Delicately sweet and with so much coconut flavor, coconut rice smells heavenly and tastes every bit as good as it smells. It’s super easy to make!


  • To toast coconut: In a dry frying pan over medium-low heat, toast the coconut until golden brown (2-3 minutes). Immediately pour into a plate to cool, set aside. (You can also do this while the rice cooks.)

  • Place rice in a fine mesh strainer and rinse until water runs mostly clear, about 1 minute.

  • Pour the rice, coconut milk, water, sugar, and salt into a medium saucepan and stir to combine.

  • Leaving the pot uncovered, bring rice to a boil over high heat. Stir once, cover, and reduce heat to low.

  • Simmer covered for 17 minutes. Remove from heat and let rest covered for 10 minutes. Fluff with a fork and serve with toasted coconut, if desired.


  • Light coconut milk can be substituted if desired.
  • For variation, omit toasted coconut. Coconut rice can be served plain, or with grated lime zest, sliced scallions, chopped fresh cilantro, toasted slivered almonds, or fresh fruit, such as mango or pineapple.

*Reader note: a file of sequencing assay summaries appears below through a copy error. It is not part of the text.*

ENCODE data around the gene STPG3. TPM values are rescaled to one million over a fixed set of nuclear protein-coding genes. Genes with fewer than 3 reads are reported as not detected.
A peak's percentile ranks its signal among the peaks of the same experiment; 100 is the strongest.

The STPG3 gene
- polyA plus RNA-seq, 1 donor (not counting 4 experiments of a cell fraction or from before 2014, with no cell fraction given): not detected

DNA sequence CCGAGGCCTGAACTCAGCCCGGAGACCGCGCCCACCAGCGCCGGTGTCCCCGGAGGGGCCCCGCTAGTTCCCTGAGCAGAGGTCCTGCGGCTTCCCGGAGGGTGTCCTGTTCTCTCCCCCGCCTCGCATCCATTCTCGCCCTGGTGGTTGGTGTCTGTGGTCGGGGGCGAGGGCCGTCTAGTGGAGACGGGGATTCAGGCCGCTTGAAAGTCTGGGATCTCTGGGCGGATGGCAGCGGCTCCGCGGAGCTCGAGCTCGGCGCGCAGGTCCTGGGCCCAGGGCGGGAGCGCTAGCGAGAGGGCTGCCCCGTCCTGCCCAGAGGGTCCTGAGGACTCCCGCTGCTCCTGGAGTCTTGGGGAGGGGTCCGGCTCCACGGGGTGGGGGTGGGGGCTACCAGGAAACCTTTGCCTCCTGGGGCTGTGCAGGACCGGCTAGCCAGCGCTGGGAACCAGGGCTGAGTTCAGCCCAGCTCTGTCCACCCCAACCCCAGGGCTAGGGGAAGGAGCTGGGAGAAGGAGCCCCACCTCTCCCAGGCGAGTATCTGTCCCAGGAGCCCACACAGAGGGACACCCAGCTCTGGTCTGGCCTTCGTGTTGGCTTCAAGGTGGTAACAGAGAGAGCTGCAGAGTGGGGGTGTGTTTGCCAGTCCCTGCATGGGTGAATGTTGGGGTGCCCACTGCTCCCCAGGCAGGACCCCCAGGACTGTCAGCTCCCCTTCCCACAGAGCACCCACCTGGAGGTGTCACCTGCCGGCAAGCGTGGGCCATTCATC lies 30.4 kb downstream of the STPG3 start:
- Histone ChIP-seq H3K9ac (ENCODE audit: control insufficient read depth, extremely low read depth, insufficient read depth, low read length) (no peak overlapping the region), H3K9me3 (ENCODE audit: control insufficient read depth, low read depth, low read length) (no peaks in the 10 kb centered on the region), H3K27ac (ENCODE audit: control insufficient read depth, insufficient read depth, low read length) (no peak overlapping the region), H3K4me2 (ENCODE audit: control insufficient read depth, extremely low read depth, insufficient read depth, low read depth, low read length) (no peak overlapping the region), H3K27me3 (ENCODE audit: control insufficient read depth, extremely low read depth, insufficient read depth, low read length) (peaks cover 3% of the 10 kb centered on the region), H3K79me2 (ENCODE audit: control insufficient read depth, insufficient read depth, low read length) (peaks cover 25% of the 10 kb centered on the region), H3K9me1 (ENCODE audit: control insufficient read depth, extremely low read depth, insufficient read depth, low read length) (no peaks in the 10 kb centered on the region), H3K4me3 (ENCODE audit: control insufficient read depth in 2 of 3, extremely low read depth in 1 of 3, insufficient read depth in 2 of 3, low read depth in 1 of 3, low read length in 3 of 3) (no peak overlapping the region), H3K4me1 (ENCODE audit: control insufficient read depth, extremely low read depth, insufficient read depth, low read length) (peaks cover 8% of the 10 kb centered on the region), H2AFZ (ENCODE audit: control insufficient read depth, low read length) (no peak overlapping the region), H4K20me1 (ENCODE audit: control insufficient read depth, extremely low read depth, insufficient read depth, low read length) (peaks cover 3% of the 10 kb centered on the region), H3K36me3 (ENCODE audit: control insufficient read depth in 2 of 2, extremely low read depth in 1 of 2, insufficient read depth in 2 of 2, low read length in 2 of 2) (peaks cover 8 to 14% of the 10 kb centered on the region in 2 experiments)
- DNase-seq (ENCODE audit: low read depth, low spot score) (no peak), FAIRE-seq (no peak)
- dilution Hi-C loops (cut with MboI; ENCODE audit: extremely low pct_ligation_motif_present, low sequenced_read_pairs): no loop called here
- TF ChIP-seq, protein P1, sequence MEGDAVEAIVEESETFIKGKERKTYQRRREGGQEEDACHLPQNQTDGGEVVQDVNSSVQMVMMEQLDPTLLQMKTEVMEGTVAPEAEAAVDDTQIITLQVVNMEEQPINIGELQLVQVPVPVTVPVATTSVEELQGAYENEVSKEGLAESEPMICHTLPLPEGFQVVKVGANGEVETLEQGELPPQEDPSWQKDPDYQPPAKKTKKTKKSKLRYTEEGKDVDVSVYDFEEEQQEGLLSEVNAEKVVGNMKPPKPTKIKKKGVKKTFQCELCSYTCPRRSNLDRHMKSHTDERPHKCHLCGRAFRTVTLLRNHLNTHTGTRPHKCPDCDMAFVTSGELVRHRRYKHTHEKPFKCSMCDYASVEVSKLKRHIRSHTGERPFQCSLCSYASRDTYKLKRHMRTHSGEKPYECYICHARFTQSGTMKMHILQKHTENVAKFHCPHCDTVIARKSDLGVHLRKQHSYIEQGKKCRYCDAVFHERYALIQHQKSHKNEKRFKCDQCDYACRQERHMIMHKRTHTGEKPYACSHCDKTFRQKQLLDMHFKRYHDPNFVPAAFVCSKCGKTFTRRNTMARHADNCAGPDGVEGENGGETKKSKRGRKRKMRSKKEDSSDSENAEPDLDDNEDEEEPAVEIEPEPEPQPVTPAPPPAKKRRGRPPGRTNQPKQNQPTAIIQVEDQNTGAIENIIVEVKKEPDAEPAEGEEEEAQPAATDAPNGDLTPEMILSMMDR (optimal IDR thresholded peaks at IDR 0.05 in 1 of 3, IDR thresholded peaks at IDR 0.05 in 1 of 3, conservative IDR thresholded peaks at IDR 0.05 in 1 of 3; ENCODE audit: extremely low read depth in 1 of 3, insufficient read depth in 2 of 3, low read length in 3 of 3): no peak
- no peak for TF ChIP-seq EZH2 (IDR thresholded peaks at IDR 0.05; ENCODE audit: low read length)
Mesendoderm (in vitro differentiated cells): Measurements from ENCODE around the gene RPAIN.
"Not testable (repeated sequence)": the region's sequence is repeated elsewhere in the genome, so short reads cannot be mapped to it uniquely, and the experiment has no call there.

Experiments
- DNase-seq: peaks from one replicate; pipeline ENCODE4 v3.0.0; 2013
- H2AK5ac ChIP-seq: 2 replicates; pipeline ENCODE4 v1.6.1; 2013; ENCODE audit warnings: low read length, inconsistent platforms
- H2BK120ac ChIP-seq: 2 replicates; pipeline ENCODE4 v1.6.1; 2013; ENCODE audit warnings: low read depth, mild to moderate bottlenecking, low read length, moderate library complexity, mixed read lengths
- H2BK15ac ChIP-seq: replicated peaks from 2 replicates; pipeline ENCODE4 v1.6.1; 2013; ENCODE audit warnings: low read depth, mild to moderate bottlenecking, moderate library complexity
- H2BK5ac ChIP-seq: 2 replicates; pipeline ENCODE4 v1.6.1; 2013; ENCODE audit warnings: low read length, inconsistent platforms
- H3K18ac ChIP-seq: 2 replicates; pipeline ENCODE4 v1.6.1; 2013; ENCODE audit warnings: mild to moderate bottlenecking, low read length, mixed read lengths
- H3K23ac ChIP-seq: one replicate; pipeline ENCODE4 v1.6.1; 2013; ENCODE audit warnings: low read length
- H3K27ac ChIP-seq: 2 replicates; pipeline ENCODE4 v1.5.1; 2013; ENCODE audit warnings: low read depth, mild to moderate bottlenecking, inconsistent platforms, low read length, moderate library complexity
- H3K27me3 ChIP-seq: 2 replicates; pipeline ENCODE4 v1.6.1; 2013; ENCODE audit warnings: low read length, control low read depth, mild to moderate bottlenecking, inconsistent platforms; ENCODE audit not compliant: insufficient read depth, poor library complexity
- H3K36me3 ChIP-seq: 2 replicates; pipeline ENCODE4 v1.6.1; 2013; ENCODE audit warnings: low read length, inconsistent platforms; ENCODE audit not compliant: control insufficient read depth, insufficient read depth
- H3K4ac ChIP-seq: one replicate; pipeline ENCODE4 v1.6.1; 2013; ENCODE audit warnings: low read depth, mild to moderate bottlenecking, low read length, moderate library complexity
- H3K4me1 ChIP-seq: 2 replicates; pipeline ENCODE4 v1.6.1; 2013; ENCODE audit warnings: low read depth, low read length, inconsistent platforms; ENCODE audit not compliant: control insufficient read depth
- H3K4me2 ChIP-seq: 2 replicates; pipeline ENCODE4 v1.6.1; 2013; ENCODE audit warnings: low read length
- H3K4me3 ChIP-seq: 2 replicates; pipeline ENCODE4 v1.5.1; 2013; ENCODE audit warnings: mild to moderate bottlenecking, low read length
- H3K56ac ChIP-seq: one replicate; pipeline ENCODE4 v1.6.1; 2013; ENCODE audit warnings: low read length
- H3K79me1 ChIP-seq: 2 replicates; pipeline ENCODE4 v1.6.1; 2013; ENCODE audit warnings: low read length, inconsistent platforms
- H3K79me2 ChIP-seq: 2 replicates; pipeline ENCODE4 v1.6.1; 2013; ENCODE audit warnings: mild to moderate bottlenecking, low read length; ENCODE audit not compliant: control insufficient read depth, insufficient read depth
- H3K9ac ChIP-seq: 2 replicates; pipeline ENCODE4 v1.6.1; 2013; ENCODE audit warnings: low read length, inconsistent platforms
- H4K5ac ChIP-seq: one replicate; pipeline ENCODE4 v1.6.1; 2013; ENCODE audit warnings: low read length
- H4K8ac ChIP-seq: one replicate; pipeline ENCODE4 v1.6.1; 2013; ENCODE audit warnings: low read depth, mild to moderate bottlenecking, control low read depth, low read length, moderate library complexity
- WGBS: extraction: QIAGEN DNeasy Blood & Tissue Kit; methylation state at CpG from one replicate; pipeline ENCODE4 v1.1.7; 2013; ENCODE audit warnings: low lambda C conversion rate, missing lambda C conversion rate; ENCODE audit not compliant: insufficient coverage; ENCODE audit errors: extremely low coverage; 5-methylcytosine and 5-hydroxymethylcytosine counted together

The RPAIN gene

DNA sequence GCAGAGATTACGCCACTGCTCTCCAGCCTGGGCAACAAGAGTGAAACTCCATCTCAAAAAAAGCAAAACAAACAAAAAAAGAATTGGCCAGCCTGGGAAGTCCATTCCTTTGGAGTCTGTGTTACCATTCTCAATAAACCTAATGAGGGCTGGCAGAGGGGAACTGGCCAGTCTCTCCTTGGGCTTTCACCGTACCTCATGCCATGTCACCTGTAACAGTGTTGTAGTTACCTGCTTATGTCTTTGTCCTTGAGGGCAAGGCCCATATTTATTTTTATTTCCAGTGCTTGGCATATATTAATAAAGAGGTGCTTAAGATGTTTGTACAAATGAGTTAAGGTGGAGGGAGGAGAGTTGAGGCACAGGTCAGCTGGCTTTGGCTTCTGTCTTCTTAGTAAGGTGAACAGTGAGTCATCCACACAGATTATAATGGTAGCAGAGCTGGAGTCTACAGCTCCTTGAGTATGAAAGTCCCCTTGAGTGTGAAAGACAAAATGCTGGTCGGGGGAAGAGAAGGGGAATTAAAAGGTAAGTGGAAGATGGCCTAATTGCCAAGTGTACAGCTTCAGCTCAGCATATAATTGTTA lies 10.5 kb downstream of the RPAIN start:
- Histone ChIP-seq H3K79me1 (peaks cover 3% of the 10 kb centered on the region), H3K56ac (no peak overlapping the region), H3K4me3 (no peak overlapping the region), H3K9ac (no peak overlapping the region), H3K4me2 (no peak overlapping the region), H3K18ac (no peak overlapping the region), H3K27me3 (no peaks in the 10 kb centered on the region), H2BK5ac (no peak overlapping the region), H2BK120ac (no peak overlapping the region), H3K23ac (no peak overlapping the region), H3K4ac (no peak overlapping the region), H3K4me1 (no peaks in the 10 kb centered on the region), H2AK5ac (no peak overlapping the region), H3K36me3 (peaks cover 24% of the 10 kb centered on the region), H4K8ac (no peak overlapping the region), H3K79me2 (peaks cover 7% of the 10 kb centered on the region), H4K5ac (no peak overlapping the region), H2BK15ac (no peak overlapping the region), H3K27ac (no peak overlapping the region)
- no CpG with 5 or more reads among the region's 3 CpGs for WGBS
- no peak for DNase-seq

• Instant Pot Instructions: Decrease water to ½ cup. Mix all ingredients (except shredded coconut) in pressure cooker. Put lid on, select Pressure Cook (High), and set timer for 3 minutes. Let pressure release naturally for 7 minutes. Release any remaining pressure, remove lid, and fluff rice. If desired, turn off heat and leave covered for 10 minutes after fluffing to let rice soak up moisture.

Nutrition Information

Serving: 0.75cup, Calories: 389kcal, Carbohydrates: 46g, Protein: 5g, Fat: 21g, Saturated Fat: 19g, Polyunsaturated Fat: 1g, Monounsaturated Fat: 1g, Sodium: 600mg, Potassium: 271mg, Fiber: 3g, Sugar: 7g, Vitamin C: 2mg, Calcium: 28mg, Iron: 2mg

This website provides approximate nutrition information for convenience and as a courtesy only. Nutrition data is gathered primarily from the USDA Food Composition Database, whenever available, or otherwise other online calculators.

Did You Make This?Be sure to upload a photo & tag me at @RachelCooksBlog. I love seeing what you made!